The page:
Politicians in yet another state—this time Delaware—are introducing legislation designed to close the so-called “Charleston Loophole.”
Delaware’s Democrat House Majority Leader Valerie Longhurst, pointing to 18 other states that have “addressed” the issue, intends to file the legislation targeting the provision of federal law that allows a firearm sale to go forward if the FBI hasn’t completed the background check in three days.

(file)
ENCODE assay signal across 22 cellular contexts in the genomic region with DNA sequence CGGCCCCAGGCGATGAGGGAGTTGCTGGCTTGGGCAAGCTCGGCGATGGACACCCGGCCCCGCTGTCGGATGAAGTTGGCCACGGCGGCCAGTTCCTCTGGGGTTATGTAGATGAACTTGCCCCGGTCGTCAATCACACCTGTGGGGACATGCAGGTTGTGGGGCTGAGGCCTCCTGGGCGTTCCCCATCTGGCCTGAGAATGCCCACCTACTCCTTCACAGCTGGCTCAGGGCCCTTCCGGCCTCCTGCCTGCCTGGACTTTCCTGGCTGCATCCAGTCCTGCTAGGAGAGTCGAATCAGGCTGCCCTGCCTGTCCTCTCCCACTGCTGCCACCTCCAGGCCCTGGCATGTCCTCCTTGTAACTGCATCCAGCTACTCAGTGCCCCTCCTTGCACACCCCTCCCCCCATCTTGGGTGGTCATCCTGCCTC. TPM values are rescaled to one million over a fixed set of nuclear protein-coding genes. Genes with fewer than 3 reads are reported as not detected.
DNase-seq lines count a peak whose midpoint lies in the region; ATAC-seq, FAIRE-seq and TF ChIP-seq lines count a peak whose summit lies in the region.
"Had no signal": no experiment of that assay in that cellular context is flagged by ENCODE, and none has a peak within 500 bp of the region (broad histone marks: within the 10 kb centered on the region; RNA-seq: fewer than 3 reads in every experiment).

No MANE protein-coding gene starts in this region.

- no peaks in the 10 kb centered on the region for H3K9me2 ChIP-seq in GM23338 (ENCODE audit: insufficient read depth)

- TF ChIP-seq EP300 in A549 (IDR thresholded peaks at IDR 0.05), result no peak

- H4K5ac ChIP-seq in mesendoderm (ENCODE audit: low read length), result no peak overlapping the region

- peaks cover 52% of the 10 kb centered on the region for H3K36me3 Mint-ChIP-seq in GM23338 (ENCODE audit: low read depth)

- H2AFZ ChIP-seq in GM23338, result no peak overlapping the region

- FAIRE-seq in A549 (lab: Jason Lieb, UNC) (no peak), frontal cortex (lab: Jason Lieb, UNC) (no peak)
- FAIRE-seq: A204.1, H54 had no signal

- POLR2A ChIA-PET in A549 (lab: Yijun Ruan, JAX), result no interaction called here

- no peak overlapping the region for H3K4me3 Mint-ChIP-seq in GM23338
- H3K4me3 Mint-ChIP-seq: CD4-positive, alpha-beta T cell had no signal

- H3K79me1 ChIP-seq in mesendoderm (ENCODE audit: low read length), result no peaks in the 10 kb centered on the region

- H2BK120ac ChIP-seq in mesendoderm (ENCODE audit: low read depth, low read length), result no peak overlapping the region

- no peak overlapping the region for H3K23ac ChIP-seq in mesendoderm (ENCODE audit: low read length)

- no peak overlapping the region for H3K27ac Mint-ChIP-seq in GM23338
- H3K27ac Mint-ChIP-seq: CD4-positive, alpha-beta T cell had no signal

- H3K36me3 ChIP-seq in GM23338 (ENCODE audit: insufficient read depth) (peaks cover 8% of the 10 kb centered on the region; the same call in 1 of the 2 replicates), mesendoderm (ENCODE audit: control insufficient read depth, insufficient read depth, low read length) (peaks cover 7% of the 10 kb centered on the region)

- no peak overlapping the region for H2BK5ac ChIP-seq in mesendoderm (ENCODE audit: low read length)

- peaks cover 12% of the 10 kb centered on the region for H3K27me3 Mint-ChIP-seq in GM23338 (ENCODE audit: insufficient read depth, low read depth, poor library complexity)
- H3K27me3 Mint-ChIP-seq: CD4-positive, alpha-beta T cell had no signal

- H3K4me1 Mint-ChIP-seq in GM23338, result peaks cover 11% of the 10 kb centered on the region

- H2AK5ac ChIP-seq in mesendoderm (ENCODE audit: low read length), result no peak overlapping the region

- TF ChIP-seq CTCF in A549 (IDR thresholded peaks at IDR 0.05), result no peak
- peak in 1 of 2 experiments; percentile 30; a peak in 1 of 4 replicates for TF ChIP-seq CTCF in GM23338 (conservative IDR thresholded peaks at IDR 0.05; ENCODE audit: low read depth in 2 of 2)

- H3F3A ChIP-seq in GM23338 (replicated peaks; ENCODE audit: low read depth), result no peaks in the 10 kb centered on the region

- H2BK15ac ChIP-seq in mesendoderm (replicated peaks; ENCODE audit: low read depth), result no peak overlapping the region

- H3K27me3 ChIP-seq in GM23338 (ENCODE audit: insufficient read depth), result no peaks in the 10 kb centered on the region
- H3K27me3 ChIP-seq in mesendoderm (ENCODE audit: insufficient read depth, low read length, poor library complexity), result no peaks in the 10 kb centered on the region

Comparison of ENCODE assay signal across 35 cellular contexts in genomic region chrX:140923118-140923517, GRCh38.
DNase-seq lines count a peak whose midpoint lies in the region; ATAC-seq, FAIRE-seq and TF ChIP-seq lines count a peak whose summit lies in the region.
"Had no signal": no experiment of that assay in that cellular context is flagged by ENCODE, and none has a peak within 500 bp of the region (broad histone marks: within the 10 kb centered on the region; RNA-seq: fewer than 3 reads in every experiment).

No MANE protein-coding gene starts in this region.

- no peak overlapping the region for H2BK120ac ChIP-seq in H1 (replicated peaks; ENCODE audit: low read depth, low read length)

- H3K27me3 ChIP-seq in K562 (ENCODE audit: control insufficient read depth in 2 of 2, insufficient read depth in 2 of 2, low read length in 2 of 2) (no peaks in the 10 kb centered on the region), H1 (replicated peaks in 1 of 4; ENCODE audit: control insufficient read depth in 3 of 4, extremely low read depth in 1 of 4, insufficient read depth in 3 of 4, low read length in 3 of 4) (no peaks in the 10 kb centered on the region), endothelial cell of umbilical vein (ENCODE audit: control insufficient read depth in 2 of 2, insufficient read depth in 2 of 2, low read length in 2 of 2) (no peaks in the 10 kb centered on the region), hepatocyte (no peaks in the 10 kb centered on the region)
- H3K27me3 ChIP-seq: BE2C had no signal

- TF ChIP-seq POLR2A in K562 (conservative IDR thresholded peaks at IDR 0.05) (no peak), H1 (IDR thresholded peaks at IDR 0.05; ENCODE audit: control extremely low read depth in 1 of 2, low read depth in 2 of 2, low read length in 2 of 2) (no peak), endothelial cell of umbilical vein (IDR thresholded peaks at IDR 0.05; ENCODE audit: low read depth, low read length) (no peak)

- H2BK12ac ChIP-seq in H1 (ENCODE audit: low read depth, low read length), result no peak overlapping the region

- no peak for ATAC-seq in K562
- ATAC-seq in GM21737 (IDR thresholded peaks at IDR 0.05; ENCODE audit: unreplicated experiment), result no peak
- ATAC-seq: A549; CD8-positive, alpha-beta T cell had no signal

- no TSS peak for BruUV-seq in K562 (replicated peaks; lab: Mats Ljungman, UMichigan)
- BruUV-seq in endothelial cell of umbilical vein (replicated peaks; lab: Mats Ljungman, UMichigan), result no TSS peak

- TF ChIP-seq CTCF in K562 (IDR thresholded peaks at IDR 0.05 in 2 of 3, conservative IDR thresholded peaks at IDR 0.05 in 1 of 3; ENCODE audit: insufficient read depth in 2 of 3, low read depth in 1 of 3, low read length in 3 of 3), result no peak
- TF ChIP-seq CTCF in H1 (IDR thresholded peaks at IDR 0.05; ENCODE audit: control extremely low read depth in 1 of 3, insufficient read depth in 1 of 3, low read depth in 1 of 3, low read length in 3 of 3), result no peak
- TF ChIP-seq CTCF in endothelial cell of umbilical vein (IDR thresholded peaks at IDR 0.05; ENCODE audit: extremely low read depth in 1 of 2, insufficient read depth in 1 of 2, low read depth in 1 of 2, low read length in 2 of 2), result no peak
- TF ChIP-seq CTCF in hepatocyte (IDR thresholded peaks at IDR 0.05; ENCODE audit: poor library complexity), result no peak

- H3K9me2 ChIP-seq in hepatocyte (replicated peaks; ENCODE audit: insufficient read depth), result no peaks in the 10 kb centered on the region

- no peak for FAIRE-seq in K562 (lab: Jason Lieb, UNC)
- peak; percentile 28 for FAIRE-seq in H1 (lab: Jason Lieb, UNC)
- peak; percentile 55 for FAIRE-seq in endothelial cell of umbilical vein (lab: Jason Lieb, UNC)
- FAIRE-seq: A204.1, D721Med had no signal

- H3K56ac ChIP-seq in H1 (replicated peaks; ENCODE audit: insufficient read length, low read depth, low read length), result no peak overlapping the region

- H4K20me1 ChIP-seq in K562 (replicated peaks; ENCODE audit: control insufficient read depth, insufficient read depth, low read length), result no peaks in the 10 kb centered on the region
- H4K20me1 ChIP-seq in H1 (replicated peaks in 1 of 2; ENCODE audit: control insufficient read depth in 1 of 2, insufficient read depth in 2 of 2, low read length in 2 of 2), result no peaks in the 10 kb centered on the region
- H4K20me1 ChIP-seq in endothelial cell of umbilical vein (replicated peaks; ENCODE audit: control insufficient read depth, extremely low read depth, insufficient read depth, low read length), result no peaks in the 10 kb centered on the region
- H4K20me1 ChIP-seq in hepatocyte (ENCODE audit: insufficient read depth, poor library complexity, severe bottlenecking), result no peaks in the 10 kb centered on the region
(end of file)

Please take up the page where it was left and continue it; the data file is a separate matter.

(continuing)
Regardless of how many states “address” this nonissue, fact is no such “loophole” even exists. As we’ve explained before, the federal law was intentionally written to stipulate that if an investigation into a sale by the FBI has not been definitively concluded within three days, the dealer may proceed with the transfer. This provision was not some kind of “error” leading to a “loophole”: Congress inserted the safeguard to ensure that an anti-gun Department of Justice could not indefinitely deny Americans the ability to exercise their fundamental right to arms by simply never concluding a background check.